Yeovil Town goalkeeper Chris Weale spoke to BBC Somerset reporter Tim Shires on May 1st 2015, as part of the build-up to the away match against Milton Keynes Dons.
TS: Chris the final game of the season on Sunday and the chance to draw a line under what's been a miserable season really.
CW: Yes, it has been miserable, but we've got to move forward and look forward and to not dwell on the past. The past has gone and we're relegated, and we're looking forward to next season. It will be good to get this game played and to enjoy the game.
TS: It's against MK Dons who are pushing for promotion with one game to go. So they're going to be fighting for everything and it's not going to be an easy game at all.
CW: Well you would rather have that than a no-contest of a game, where nothing is riding on the game. You'd rather have that as a player going into the last game, because you need to be on your mettle and it's a good attractive fixture to play in.
TS: They've played some good football and scored some good goals as well so it's going to be a tough task to defend that goal.
CW: Yes it will be good because I have played a few times at MK Dons and they do play good football and attacking football and create a lot of chances. It's always a good place to play because it's a good atmosphere and a good pitch. They have a largeish crowd and there should be a large crowd there on Sunday. So I think it's a great game to be playing in.
TS: Yeovil players - certain ones may be out of contract or potentially leave at the end of the season. So a lot of the team are going to be fighting for contracts next season.
CW: Yes, but I think that in professional football every game is important to play for, irrespective of whether you're in contract or out of contract, or whether it's the first game or the 46th game. It shouldn't really matter. Every game, you're competing against your fellow professionals, and you want to do as well as you can do, irrespective of whether you're in contract or out of contract and whether it's the last or the first game of the season.
TS: Since Paul Sturrock has come in, we've seen some improvement in performances against Sheffield United and Swindon. How have you found working under Sturrock since he's been here?
CW: Good - he's changed a few things around and I've really enjoyed it. He's a very experienced manager, and very astute and very aware of the game and his knowledge is very very good. So I've been very impressed by him.
TS: Just from our side of things, he's quite quietly spoken - he doesn't really give a lot away, does he?
CW: No, I think some of the best managers do that. Nigel Pearson at Leicester City - when I worked under him - was very similar. He never gave away much, especially to the press. I think that it's a good trait to have.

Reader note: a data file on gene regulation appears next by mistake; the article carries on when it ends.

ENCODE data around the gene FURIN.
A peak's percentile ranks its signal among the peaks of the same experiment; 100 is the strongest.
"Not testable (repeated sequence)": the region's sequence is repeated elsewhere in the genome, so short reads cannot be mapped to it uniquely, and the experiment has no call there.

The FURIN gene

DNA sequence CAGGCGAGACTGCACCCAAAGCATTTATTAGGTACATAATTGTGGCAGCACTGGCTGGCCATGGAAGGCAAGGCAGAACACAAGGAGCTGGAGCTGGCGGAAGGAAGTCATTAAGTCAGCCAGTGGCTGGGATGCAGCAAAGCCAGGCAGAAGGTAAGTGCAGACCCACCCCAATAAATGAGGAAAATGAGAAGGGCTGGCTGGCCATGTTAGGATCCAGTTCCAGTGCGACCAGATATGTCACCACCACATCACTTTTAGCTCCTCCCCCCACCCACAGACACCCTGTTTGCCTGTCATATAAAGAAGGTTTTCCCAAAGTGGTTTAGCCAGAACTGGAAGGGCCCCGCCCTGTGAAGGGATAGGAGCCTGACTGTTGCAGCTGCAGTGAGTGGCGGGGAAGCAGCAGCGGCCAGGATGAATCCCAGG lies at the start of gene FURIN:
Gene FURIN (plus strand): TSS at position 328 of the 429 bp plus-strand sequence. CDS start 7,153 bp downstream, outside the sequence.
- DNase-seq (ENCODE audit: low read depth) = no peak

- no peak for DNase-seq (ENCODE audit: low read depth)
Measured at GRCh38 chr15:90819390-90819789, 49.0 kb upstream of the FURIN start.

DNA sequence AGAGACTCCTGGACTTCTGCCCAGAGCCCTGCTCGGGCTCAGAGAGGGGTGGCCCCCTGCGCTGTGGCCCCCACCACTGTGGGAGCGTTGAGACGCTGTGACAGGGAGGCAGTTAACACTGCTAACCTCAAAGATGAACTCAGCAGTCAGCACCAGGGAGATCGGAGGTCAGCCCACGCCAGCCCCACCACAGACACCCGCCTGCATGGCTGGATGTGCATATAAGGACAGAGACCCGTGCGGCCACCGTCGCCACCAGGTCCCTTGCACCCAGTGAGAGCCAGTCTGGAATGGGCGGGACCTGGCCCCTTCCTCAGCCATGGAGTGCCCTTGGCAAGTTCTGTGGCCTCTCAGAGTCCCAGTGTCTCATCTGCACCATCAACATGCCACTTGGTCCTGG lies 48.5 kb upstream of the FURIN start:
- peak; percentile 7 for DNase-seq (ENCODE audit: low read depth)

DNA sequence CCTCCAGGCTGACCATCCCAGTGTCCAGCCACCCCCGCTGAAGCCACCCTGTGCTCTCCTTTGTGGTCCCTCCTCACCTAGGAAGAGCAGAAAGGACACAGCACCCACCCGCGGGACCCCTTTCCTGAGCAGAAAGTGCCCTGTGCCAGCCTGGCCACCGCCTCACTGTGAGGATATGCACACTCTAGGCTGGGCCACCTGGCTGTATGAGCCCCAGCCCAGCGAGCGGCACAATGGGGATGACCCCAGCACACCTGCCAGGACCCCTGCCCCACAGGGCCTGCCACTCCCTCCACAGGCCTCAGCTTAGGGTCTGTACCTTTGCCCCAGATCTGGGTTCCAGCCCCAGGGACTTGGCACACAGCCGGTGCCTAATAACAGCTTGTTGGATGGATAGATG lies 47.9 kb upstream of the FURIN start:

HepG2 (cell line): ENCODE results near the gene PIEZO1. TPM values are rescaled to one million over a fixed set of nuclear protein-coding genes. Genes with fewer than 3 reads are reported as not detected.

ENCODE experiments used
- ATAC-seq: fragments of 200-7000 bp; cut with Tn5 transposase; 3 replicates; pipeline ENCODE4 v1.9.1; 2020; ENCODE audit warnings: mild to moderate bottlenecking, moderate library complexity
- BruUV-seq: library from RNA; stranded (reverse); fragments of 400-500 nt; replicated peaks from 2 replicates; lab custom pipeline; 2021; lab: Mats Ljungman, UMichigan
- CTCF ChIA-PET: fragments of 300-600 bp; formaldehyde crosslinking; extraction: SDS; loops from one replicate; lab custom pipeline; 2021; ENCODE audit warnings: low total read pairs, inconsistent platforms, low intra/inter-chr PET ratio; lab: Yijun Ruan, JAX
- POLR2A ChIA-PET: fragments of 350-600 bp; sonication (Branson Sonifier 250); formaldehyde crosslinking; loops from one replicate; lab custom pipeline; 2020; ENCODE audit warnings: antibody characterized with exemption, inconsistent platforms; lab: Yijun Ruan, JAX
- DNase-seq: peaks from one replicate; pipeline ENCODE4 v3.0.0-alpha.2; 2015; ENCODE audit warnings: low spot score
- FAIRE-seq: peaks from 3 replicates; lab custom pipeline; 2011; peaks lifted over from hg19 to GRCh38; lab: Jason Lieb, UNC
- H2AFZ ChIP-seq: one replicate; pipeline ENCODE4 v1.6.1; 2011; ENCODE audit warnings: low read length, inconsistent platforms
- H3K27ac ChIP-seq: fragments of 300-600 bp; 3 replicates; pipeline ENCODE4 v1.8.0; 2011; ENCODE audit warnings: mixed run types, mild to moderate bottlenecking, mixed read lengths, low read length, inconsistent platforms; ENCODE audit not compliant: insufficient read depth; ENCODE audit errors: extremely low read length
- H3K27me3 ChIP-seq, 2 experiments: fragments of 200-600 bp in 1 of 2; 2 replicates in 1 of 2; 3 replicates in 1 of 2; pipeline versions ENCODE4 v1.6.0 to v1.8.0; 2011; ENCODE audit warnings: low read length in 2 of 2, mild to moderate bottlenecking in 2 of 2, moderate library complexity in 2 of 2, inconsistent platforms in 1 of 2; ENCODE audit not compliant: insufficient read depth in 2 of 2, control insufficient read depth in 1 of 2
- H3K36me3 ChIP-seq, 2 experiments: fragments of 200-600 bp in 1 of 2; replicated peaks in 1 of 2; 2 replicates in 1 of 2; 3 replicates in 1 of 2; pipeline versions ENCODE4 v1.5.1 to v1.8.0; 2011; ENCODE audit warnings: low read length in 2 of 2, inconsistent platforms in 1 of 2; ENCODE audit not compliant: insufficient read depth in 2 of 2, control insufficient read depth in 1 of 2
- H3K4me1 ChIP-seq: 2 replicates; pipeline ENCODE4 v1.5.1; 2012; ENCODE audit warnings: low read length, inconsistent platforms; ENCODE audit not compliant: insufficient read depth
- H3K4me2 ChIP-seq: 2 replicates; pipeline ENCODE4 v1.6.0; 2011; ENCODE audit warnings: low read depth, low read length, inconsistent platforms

TS: Looking ahead to next season, do you expect Yeovil to be pushing ahead and competing near the top of the table?
CW: Yes definitely. In terms of the manager's CV, it's great. He's gone promotion chasing and he's got a lot of teams promoted, and obviously that is what we will be looking to do. I think that he is a great acquisition for the club because of his CV and his knowledge of the game.
TS: What about yourself? You've got another year on your contract. Are you happy to stay here and fight in League Two?
CW: I'm contracted to Yeovil Town, so I'm really really looking forward to it. I haven't played that many games this year, due to injury or whatever. I'm looking forward to it, and I'm excited about playing because I'm a Yeovil Town player for another year. Hopefully I will get as many opportunities as I can do to play. Because the season hasn't been great for me, I'm really looking forward to next season.
TS: You've not played as much as you'd like, and you've had a few injuries as well. But how are you feeling at the moment within yourself?
CW: Yes, great. All I'm concerned about is playing as many minutes as I can do this season. It's been a hard difficult time in terms of being injured. I broke my foot in three different places, and the bone wasn't healing. I was coming back and I wasn't ready, and then I was coming back and it wasn't ready again. It was a very frustrating time. Just to be out there on the pitch is brilliant for me. It's a privilege to be out there at the moment, so all I want to do is to rack up the minutes as much as I can do, to then move forward into next season.
TS: Finally let's talk about the fans here at Huish Park. Even though you finished bottom of the table, and dropped down into League Two, they've stuck behind you all the way through the season.